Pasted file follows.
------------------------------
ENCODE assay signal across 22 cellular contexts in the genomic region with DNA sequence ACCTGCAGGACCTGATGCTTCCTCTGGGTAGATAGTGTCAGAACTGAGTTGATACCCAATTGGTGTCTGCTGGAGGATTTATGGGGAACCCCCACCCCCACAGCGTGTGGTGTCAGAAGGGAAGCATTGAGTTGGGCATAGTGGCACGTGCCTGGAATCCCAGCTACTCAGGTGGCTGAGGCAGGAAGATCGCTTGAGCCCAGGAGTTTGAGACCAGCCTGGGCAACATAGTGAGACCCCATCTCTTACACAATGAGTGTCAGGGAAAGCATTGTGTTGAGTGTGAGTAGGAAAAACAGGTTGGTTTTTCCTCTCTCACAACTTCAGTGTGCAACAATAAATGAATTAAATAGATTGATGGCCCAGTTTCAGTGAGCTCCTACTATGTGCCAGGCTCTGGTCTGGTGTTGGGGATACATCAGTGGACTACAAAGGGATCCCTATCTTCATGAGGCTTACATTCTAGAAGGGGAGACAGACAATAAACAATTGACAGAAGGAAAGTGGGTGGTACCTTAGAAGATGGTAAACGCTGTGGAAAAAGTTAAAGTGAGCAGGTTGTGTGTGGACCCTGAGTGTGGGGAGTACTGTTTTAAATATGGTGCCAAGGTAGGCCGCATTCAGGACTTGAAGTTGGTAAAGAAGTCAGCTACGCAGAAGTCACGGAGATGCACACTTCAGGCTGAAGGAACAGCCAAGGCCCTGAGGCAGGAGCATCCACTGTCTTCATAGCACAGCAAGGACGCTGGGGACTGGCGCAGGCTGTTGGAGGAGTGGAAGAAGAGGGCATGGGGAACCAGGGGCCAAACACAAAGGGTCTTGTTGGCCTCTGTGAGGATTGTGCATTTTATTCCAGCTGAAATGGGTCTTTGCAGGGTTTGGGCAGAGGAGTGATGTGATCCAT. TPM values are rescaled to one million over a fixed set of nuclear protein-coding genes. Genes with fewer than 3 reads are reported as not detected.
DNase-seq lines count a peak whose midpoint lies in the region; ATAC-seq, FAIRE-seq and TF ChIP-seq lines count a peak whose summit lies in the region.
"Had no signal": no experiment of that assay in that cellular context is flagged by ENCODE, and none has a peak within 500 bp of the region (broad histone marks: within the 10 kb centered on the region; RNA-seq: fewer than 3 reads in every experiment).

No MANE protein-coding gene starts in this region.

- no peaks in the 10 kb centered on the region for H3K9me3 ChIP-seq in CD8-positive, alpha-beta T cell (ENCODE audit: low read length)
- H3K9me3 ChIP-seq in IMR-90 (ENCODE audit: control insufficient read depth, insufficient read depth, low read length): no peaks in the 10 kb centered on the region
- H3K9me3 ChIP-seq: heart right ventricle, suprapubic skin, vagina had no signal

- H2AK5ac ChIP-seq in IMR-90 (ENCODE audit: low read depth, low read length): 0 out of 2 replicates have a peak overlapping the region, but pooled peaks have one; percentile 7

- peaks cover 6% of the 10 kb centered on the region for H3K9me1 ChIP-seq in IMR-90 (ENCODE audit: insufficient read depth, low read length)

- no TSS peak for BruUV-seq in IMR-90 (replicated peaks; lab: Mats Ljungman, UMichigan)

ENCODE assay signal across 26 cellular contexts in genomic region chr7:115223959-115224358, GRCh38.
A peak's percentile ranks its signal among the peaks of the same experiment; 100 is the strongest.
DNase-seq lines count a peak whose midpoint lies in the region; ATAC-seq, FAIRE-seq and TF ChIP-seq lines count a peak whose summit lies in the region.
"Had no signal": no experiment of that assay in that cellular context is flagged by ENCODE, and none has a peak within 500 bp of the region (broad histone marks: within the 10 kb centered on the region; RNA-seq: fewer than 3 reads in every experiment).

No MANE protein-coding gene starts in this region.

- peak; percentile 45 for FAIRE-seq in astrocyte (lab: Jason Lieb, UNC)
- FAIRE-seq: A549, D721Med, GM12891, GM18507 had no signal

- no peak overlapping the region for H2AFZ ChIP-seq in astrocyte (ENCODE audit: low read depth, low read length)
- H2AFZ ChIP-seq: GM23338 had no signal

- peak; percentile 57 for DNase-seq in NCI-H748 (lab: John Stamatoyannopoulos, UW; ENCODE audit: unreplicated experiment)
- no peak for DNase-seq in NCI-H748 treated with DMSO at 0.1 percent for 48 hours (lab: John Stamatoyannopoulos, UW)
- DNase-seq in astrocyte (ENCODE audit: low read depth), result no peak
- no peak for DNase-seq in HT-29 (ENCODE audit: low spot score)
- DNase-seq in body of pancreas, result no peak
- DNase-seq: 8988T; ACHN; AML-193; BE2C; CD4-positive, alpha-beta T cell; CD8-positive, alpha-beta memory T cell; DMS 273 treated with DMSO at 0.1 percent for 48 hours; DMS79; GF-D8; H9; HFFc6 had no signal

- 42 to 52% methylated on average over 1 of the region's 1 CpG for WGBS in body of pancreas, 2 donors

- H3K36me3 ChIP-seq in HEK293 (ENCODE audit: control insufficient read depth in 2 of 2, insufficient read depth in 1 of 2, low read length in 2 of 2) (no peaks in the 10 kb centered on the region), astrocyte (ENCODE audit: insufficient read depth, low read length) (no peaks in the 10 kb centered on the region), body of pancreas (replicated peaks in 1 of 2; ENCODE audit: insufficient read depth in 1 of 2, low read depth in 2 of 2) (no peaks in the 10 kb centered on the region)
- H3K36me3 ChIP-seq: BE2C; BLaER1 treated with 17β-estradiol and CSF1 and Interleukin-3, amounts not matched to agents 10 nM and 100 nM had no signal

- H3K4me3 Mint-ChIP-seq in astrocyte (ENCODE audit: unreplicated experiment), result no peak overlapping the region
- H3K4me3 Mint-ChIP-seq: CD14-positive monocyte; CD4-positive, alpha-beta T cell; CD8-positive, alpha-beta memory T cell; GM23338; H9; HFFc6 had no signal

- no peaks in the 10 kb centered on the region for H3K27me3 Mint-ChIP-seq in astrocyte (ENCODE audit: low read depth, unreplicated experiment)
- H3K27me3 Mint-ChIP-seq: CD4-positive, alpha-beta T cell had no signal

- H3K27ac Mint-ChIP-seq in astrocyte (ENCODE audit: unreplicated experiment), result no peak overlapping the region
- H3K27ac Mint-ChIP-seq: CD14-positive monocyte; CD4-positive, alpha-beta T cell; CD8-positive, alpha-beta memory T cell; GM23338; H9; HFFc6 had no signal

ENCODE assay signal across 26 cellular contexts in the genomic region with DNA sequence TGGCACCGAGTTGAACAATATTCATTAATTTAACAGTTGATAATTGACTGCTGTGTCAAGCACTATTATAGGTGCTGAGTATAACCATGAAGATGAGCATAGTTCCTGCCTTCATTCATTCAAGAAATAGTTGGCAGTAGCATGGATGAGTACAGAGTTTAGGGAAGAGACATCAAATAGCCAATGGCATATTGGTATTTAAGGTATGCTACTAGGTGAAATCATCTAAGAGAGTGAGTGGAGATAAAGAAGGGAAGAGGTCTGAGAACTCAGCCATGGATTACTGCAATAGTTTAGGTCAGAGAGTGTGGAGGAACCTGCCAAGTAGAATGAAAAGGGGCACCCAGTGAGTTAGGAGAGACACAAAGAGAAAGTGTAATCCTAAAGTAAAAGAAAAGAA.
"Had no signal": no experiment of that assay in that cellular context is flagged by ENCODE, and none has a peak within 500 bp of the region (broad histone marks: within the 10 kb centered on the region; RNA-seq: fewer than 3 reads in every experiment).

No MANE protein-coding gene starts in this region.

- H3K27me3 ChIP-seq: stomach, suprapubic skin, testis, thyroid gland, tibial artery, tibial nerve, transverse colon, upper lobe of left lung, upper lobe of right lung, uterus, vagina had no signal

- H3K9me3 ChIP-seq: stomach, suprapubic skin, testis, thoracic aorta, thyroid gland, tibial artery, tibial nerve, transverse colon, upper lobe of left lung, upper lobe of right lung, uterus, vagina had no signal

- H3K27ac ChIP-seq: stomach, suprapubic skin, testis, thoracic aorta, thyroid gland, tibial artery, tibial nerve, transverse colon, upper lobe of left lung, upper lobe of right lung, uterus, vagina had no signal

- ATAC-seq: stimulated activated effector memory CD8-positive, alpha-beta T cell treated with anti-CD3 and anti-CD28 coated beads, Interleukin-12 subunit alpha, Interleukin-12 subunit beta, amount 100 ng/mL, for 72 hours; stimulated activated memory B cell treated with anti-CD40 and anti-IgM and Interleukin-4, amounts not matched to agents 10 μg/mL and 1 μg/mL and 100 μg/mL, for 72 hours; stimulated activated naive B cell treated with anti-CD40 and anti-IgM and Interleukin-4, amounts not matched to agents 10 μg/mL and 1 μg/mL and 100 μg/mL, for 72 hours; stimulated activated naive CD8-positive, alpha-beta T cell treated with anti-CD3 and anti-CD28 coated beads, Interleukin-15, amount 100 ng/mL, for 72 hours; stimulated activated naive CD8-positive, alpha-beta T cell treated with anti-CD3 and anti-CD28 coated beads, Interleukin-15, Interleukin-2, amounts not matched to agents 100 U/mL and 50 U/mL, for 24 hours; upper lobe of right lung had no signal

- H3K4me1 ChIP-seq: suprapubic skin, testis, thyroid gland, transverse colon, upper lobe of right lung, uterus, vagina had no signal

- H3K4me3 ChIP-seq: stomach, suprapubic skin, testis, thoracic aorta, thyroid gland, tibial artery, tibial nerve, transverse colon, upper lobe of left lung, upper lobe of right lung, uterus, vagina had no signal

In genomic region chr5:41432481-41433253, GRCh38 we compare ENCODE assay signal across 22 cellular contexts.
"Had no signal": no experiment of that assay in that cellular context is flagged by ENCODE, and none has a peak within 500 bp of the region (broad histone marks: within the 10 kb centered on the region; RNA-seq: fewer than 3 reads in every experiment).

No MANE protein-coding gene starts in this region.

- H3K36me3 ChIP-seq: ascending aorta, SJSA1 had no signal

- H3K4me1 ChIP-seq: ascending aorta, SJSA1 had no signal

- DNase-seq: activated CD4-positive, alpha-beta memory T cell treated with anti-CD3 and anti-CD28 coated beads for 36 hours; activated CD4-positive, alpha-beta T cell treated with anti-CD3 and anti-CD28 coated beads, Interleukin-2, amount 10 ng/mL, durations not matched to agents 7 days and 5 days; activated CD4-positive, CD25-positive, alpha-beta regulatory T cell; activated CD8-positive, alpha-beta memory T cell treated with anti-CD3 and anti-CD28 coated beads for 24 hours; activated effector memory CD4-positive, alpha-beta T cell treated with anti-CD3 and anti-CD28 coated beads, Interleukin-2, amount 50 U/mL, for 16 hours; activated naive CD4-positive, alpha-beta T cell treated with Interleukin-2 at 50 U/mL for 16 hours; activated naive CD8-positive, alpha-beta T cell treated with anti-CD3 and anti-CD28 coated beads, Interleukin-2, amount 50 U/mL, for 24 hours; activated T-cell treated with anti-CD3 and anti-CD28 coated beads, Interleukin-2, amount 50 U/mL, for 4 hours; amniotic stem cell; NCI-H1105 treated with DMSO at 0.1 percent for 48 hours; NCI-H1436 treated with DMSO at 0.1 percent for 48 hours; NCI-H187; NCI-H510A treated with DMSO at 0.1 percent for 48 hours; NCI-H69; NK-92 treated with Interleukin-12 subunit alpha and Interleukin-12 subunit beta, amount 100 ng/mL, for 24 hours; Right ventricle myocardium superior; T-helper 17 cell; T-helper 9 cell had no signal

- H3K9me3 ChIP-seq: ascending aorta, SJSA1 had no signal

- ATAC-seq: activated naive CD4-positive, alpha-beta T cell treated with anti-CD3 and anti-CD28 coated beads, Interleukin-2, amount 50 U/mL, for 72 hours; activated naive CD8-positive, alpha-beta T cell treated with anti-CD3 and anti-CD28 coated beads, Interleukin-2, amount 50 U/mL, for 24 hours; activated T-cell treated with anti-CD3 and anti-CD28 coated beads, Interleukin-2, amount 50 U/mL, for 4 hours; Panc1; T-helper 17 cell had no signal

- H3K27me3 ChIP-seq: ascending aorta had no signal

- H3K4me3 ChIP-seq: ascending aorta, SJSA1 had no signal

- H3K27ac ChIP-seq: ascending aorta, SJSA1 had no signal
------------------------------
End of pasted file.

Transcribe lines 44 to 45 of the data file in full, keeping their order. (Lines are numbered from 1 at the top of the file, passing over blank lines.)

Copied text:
In genomic region chr5:41432481-41433253, GRCh38 we compare ENCODE assay signal across 22 cellular contexts.
"Had no signal": no experiment of that assay in that cellular context is flagged by ENCODE, and none has a peak within 500 bp of the region (broad histone marks: within the 10 kb centered on the region; RNA-seq: fewer than 3 reads in every experiment).